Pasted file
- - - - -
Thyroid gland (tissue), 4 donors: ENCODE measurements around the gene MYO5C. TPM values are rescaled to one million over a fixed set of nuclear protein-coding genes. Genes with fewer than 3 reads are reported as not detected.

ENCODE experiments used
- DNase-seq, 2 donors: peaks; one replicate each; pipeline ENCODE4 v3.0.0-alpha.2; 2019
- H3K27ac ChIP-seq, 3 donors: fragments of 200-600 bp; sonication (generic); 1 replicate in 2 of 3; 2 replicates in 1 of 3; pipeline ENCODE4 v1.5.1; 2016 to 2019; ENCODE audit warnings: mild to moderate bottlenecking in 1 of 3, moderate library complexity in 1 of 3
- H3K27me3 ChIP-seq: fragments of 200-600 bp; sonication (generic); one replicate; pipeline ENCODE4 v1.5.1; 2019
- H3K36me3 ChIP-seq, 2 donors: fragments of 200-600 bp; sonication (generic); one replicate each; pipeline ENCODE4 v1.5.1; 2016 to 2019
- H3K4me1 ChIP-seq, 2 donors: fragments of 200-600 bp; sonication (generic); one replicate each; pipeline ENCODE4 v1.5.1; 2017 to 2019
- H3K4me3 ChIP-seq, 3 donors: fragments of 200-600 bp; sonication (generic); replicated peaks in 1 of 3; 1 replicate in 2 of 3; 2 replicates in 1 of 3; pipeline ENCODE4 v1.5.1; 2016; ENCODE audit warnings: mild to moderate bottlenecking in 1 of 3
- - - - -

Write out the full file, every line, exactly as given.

Thyroid gland (tissue), 4 donors: ENCODE measurements around the gene MYO5C. TPM values are rescaled to one million over a fixed set of nuclear protein-coding genes. Genes with fewer than 3 reads are reported as not detected.

ENCODE experiments used
- DNase-seq, 2 donors: peaks; one replicate each; pipeline ENCODE4 v3.0.0-alpha.2; 2019
- H3K27ac ChIP-seq, 3 donors: fragments of 200-600 bp; sonication (generic); 1 replicate in 2 of 3; 2 replicates in 1 of 3; pipeline ENCODE4 v1.5.1; 2016 to 2019; ENCODE audit warnings: mild to moderate bottlenecking in 1 of 3, moderate library complexity in 1 of 3
- H3K27me3 ChIP-seq: fragments of 200-600 bp; sonication (generic); one replicate; pipeline ENCODE4 v1.5.1; 2019
- H3K36me3 ChIP-seq, 2 donors: fragments of 200-600 bp; sonication (generic); one replicate each; pipeline ENCODE4 v1.5.1; 2016 to 2019
- H3K4me1 ChIP-seq, 2 donors: fragments of 200-600 bp; sonication (generic); one replicate each; pipeline ENCODE4 v1.5.1; 2017 to 2019
- H3K4me3 ChIP-seq, 3 donors: fragments of 200-600 bp; sonication (generic); replicated peaks in 1 of 3; 1 replicate in 2 of 3; 2 replicates in 1 of 3; pipeline ENCODE4 v1.5.1; 2016; ENCODE audit warnings: mild to moderate bottlenecking in 1 of 3